It takes a lot of courage to release the familiar and seemingly secure, to embrace the new. But there is no real security in what is no longer meaningful. There is more security in the adventurous and exciting, for in movement there is life, and in change there is power. Alan Cohen
Yesterday, I taught a self-esteem class to clients at the homeless shelter where I work. Twelve men ranging in age from 22 to 45. Carpenter. Truck driver. Plumber. Labourer. All of them felled on the road of life by circumstances they could not imagine, and yet, circumstances they helped create. Circumstances that have become their reality for today.
"I don't like this reality," one of the men said. "It really sucks."
"I can understand that," I replied. "Living in a homeless shelter. Having 1200 roommates, none of whom you chose. No privacy. No ability to make choices about what you do and when you do it. that would really suck." I paused. "And what can you do about it?"
"Get out of here," someone replied.
"That's a great goal. But while you're here. Right now. What can you do?"
"Nothing." One of the older men replied. "Hate it and shut up."
"What if you didn't have to hate it?"
"Like, you'd not hate living here?"
"What if living here [at the shelter] was the best place for me to be in that moment? What if living here was a safe place for me to be? It gave me a chance to catch my breath. To work on my job certificates, like you're all doing. To save money. To regroup. To plan what steps I need to take next."
"I'd still hate it," the same man replied.
"How much energy does it take to hold that hatred in place?" I asked.
He thought for a moment. "A lot. I'm always thinking about it. It makes me angry."
"How much energy would it take to let the hatred go? Rather than waste time and thought on hating what you cannot change in this moment, what if you were to simply accept, Here is where I'm at. Now is not forever. But, in this moment, I need to be here. I accept where I'm at as I do what it takes to move towards where I want to be."
The group sat silently for a moment. "Like, just not be angry?" a younger man asked.
"Is anger getting you more or less of what you want in your life?"
He laughed. "Anger's gotten me into jail. It's never got me more of what I want."
"So, anger isn't working for you?"
"Not even a little bit."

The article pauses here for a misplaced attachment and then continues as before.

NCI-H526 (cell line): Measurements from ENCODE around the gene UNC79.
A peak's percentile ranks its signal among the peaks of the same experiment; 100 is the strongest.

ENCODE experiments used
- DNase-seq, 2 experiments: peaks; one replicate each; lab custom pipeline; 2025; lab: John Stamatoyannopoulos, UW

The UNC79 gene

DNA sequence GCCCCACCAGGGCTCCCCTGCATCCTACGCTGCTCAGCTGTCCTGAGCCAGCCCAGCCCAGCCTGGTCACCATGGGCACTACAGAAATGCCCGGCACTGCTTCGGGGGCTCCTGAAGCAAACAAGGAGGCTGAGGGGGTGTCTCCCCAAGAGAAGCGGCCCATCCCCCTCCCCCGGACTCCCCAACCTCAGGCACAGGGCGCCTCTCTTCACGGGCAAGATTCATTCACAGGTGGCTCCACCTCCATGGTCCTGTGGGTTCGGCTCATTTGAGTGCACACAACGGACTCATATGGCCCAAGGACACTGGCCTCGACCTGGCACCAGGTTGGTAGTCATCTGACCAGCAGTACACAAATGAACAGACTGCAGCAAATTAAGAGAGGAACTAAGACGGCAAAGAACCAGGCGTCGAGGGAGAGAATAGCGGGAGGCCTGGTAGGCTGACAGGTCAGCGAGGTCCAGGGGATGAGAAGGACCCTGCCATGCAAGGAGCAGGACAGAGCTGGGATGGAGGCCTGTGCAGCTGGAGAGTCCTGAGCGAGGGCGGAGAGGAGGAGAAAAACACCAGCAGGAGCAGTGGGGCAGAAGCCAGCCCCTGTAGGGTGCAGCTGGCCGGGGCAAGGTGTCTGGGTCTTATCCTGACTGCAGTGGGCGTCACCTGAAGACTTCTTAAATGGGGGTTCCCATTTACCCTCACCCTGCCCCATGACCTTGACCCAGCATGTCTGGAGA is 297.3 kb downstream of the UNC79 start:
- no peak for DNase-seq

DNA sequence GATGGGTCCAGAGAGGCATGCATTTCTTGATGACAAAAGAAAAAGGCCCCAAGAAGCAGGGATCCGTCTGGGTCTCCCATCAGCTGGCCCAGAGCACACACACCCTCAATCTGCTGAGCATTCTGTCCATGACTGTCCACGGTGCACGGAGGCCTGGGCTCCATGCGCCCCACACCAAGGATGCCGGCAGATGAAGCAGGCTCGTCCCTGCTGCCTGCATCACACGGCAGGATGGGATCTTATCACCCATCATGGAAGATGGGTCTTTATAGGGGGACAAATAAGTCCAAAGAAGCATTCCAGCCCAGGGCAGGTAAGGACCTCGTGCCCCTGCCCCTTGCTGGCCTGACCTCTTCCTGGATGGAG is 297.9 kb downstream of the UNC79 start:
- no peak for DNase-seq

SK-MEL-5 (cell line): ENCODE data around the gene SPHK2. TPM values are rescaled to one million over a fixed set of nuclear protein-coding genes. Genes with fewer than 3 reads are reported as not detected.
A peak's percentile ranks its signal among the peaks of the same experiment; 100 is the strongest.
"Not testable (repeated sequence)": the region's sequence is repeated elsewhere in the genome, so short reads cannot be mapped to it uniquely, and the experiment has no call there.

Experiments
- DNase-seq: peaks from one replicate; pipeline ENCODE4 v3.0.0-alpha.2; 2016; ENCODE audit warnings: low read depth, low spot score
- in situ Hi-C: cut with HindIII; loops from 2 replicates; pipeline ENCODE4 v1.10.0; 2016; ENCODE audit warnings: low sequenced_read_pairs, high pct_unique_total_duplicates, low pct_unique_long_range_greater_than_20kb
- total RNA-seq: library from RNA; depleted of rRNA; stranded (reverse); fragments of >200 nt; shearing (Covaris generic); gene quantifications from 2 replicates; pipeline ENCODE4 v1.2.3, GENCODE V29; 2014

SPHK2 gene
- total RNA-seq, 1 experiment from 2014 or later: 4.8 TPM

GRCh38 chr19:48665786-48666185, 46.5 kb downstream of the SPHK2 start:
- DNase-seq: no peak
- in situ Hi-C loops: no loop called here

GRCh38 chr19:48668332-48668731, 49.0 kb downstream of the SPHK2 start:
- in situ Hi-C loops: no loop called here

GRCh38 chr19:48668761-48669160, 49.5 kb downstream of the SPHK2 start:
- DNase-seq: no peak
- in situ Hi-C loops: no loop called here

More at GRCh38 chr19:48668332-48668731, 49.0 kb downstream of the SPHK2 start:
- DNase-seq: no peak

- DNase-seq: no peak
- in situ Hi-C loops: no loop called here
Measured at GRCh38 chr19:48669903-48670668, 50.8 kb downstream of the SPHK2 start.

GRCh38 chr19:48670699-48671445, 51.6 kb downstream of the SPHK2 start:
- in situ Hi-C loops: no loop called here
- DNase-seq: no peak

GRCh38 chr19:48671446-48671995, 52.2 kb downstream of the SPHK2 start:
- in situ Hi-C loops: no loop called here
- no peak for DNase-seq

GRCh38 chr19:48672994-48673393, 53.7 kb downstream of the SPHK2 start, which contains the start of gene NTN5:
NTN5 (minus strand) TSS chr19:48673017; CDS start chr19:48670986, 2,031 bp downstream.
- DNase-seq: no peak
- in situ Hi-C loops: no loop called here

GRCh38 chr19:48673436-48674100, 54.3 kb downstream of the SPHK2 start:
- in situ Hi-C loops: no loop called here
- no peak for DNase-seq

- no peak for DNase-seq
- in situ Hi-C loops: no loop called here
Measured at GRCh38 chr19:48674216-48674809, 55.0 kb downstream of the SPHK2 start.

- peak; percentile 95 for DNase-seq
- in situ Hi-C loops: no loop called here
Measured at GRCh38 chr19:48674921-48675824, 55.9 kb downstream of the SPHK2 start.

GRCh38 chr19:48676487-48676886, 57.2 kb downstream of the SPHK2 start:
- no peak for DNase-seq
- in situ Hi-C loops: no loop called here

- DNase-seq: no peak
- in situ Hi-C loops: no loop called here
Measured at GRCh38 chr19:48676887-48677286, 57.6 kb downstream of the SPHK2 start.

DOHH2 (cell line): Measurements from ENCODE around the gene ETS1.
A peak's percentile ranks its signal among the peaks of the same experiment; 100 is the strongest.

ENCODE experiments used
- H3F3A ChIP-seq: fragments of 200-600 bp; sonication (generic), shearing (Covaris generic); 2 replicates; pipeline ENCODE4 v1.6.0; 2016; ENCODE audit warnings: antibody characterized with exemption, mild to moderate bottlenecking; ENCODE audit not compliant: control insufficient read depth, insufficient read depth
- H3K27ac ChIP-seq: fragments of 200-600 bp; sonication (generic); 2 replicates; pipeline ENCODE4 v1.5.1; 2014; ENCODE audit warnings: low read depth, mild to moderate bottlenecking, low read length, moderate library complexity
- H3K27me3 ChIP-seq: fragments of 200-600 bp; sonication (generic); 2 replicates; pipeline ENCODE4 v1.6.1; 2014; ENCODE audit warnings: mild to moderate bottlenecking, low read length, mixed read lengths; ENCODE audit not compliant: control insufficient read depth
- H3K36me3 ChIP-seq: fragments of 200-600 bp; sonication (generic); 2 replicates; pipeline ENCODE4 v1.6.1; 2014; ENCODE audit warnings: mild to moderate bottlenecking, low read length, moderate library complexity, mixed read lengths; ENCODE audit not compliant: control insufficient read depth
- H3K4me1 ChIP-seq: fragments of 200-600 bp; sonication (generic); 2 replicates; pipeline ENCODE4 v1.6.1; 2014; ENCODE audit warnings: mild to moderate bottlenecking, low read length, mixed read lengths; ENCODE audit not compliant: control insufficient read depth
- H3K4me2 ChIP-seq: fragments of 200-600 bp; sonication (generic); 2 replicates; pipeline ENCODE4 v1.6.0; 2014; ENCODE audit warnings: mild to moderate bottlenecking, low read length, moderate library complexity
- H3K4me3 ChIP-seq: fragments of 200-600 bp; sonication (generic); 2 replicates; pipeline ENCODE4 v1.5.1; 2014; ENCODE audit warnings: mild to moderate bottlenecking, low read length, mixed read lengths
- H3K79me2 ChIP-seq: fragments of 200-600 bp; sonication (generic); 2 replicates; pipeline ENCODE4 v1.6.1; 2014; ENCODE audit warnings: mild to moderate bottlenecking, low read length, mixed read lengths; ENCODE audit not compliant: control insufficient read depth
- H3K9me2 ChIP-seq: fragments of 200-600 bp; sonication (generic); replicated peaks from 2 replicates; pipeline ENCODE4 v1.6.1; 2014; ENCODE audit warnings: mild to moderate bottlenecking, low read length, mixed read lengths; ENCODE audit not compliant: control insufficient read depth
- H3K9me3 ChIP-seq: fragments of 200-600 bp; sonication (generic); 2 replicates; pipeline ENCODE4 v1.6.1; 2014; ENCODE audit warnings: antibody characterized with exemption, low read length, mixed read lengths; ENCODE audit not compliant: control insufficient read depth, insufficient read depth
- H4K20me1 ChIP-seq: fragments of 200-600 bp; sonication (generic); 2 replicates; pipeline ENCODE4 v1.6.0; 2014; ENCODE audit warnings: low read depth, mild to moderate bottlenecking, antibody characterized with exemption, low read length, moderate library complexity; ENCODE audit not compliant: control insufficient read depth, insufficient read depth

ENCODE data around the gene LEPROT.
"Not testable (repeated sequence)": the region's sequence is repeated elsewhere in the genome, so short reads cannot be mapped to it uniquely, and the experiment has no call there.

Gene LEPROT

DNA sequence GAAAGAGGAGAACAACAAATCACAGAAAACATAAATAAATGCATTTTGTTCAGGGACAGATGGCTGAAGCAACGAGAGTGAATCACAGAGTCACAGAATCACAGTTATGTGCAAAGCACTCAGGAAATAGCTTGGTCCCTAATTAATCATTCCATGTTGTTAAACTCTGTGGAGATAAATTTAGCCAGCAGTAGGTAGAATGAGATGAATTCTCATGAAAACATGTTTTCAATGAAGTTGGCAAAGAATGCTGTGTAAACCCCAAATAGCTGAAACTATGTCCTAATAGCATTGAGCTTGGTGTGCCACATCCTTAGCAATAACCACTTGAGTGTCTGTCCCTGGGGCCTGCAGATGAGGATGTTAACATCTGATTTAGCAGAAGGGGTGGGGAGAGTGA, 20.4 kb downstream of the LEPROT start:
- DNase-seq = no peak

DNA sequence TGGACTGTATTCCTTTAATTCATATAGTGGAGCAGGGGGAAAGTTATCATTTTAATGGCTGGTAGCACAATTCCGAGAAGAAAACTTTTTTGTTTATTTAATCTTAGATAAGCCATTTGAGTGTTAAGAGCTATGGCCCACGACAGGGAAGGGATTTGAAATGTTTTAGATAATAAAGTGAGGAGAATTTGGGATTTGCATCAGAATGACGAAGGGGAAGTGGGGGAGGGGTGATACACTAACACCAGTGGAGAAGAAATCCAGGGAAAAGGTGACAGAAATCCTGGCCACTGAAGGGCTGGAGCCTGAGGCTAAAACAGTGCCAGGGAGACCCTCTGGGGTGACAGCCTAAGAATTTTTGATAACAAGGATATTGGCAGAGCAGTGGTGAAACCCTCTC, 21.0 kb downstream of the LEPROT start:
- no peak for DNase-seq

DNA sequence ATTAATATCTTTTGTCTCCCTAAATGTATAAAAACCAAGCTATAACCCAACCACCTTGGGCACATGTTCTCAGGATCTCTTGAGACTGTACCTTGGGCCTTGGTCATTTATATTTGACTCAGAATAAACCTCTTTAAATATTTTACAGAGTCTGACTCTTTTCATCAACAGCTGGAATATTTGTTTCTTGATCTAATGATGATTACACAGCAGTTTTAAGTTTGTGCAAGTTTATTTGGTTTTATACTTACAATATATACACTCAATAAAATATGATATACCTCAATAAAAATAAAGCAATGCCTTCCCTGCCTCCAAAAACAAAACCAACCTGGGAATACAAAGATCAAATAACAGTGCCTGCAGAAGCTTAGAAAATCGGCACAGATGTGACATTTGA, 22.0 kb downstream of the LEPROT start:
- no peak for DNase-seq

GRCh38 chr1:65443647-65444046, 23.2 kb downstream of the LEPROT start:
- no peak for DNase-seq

"What if you chose differently?"
"How? I always seem to be making stupid choices."
"Did you choose to come to this course to get job training?"
"Did you ever choose to do this before?"
"What made you make a different choice than sitting on the second floor."
"One of my buddies took the course. He got his certificates and is now working at Fort Mac. He's out of here."
"Was this a stupid choice?"
He laughed. "No. It's going to give me the job certs I need to get a good job so I can get out of here."
"So you made this choice not knowing the outcome but believing that if you did something different, you'd have the tools to make better choices in your life."
He smiled. Big. "Yeah. I guess I did."
"Then maybe it's not the choices you make that are the problem. Maybe it's the story you tell yourself about the choices you make."
I have made a lot of 'stupid' choices in my life. Stupid choices that lead to big and small mistakes. Mostly, those stupid choices were based on my fear of letting go of my story about how I am a victim, weak, incompetent, unable to make decisions, incapable of doing something different, incapable of.....
When I give into my victim story there is always a perpetrator making me the victim. The perpetrator is either 'out there' or inside of me. I cannot be a victim without someone else being blamed for where I'm at.
When I tell myself stupid I am, how weak, incompetent, incapable, I am giving into my fear of never being enough. Of never being able to change, of never having the courage to claim my power and grow up towards the sky.
Sometimes, the simplest choice is the hardest. Letting go of my story. Letting go of my victim's voice that keeps reminding me of why where I'm at is not my fault, moving from my victim's place filled with my limiting belief that dictates I cannot live the life of my dreams -- those are simple choices that I make difficult when I spend my time reminding myself of why I cannot change them.
I can always live the life of my dreams.
It is my choice.
And when I'm not choosing to live the life of my dreams, I am choosing to live in the shadows of freedom, skirting the fire, hiding in the darkness of my fears, blaming the world for not seeing my light flickering in the dark.
The question is: Are you hearing the stories you tell yourself about where you're at in your life? Are you listening to your limiting beliefs?